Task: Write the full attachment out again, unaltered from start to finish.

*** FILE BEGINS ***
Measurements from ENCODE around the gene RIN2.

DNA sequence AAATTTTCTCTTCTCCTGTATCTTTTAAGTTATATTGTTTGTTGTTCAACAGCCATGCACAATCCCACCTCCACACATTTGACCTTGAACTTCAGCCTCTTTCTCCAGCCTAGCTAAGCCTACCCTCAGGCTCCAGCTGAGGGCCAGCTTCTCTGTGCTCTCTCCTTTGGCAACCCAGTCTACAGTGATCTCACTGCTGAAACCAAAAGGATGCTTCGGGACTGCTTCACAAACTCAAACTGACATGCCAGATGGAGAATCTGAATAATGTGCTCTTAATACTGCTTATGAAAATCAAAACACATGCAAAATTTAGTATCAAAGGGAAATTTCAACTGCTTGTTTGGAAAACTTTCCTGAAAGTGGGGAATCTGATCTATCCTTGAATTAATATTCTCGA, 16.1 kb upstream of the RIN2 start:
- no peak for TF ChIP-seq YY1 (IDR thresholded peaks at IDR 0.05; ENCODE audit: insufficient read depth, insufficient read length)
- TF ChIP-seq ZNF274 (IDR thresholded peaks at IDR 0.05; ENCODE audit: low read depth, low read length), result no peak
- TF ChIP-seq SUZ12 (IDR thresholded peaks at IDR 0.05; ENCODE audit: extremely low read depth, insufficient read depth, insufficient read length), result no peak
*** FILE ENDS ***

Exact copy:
Measurements from ENCODE around the gene RIN2.

DNA sequence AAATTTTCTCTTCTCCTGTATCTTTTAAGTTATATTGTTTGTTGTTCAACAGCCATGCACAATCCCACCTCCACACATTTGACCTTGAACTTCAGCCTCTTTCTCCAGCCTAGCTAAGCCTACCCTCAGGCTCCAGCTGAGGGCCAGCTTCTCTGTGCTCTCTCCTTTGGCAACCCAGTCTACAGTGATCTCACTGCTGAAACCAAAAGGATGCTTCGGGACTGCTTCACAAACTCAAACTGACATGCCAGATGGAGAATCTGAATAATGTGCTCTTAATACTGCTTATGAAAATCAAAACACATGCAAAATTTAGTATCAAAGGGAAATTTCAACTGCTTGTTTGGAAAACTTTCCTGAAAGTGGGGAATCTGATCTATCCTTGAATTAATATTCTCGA, 16.1 kb upstream of the RIN2 start:
- no peak for TF ChIP-seq YY1 (IDR thresholded peaks at IDR 0.05; ENCODE audit: insufficient read depth, insufficient read length)
- TF ChIP-seq ZNF274 (IDR thresholded peaks at IDR 0.05; ENCODE audit: low read depth, low read length), result no peak
- TF ChIP-seq SUZ12 (IDR thresholded peaks at IDR 0.05; ENCODE audit: extremely low read depth, insufficient read depth, insufficient read length), result no peak